One of my projects this summer was to update the architectural walking tour for Lynch's Landing. This was my first experience with working on anytime of project that was architecturally related so naturally I was a bit hesitant to start. However, Anna suggested that I begin my project by drawing ideas from other cities walking tours. This was a great idea because once I began researching, I was able to see the structure and format of tours that were given in similar cities. The most helpful information came from pamphlets I received from Historic Columbia. These were relevant because like our walking tours, they are broken up into several different tours by districts. I continued looking at information sites online and picked up the idea for a tour focused on the oldest buildings Lynchburg. For the last two, Anna suggested the walking tour and collaborating with the Academy of Music and the Church tour seemed to be pretty plausible seeing all the church's that decorate Court Street.
First Baptist Church
The Church tour and Lynchburg Getting Started took me the least amount of time to research because of the information accessibility I had using the Al Chambers book, "Lynchburg, An Architectural History". The Churches I decided to use in the walking tour are the ones that I believe had the most historical significance in Lynchburg. I found all of the Churches listed on the tour very interesting in the fact that they all shared that similarity of starting at a different location before they ended up at their current location.
The Lynchburg Getting Started tour I found very interesting to research some of Downtown's oldest buildings that are still in use today. It really changes ones perspective of Lynchburg when you are able to recognize buildings that once stood as the first of their kind in Downtown and are still in use today.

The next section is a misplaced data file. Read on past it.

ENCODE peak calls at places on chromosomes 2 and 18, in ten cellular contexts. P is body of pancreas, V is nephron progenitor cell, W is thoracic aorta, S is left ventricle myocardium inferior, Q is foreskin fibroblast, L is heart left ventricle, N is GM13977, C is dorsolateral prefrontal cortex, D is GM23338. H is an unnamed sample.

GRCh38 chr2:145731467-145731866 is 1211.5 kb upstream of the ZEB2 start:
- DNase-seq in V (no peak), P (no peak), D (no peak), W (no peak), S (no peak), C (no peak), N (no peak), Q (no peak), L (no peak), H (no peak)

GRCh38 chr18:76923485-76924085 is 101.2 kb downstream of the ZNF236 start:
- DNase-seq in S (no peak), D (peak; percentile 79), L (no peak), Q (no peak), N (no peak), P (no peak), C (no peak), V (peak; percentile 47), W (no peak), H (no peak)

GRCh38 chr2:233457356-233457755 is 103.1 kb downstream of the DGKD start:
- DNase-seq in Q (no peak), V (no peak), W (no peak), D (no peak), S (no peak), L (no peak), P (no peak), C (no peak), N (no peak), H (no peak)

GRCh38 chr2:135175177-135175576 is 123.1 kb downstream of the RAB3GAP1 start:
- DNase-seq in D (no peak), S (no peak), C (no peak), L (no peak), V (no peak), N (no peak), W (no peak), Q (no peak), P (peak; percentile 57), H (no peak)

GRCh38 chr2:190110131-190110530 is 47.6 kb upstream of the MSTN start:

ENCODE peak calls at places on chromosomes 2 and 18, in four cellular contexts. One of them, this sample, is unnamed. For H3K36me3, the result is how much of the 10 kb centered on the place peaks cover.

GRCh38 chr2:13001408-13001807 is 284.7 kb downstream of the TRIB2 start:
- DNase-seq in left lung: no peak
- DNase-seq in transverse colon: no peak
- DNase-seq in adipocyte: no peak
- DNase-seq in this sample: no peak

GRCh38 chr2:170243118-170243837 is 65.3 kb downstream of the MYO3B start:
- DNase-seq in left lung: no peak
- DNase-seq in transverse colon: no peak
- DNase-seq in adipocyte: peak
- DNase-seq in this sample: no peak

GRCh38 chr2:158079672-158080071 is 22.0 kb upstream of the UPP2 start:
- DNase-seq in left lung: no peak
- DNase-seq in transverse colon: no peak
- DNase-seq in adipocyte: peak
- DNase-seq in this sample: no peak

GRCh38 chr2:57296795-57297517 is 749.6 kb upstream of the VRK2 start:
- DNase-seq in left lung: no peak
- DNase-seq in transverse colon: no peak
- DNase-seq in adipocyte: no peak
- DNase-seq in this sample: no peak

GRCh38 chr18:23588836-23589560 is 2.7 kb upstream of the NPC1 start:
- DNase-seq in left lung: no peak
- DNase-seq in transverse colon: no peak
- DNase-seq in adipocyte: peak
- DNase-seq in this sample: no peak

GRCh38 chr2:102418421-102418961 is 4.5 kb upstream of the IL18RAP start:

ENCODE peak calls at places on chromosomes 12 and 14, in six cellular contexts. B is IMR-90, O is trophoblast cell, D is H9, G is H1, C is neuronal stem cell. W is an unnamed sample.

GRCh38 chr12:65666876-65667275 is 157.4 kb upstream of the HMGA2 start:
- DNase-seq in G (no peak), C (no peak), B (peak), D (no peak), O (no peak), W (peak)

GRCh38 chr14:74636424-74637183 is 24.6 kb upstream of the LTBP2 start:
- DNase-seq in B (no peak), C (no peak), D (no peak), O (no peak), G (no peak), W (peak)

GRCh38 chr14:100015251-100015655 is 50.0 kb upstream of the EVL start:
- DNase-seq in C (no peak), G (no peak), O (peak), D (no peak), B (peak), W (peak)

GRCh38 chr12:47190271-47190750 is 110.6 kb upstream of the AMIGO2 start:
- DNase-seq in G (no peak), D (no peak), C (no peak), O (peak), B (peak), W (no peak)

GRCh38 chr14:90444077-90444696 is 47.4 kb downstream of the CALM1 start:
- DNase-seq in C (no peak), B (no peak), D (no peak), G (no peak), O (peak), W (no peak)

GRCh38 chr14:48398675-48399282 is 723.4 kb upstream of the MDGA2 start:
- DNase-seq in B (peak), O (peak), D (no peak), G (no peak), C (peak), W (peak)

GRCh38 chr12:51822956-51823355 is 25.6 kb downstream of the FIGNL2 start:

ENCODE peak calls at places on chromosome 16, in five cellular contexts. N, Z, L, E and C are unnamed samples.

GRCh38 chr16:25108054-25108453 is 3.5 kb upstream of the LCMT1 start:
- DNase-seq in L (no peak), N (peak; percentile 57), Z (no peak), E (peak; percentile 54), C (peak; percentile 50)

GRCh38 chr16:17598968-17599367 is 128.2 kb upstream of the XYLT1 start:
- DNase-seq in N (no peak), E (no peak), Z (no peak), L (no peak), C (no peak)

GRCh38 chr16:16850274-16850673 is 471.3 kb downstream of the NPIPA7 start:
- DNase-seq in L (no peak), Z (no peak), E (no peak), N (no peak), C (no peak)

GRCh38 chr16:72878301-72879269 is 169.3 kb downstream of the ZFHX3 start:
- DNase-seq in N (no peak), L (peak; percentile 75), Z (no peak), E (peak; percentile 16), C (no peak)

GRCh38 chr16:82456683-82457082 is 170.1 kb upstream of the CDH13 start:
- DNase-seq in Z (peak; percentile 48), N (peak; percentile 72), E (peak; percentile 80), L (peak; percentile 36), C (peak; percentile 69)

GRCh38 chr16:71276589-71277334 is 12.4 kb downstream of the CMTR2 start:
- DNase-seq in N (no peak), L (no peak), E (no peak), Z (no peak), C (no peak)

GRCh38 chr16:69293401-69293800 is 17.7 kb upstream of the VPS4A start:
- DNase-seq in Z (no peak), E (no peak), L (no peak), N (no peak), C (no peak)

The last tour I've worked on this summer was the Theater tour. This was my favorite to work on because I had no idea Lynchburg once had so many theaters right here in Downtown. When I began researching, I turned to the Chambers book for help. I found some information on theaters but nothing too substantial to aide in advancing the tour.
My next step was to do some work in the Jones Memorial Library. I had never been to this library so I pleased when I told the librarian what I was looking for and ten minutes later I had a fully stocked cart with information on Lynchburg's theaters. I began shifting through scrapbooks full of frail newspaper clippings from the 1920's and up. Eventually, I was able to collect enough information and start to narrow down theaters that would go on the tour. The theaters I choose for this tour were the ones that played a prominent role in the social and cultural history of Downtown Lynchburg. It is unfortunate that so many of these theaters disappeared around the 60's and 70's and have been replaced by parking garages and other commercial buildings. However, I close the tour with Lynchburg's most influential theater, the Academy of Fine Arts. The history behind this theater is a bit overwhelming and the fact that it is still standing and still has such a large role in Downtown today. I was fortunate enough to tour the old theater in the Academy. It was incredible to stand on the stage and see what used to be, especially after researching everything that had taken place right there.
Creating the new walking tours was definitely my favorite task this summer. It was a great way to learn about Downtown in a creative and fun manner. As aforementioned, I have never been presented this type of task, but I am happy that I had the opportunity to learn something new and utilize my major at the same time. I look forward to coming back and the Fall and giving some of the tours I helped put together for Lynch's Landing.
-- Sarah Woll, Sweet Briar College Intern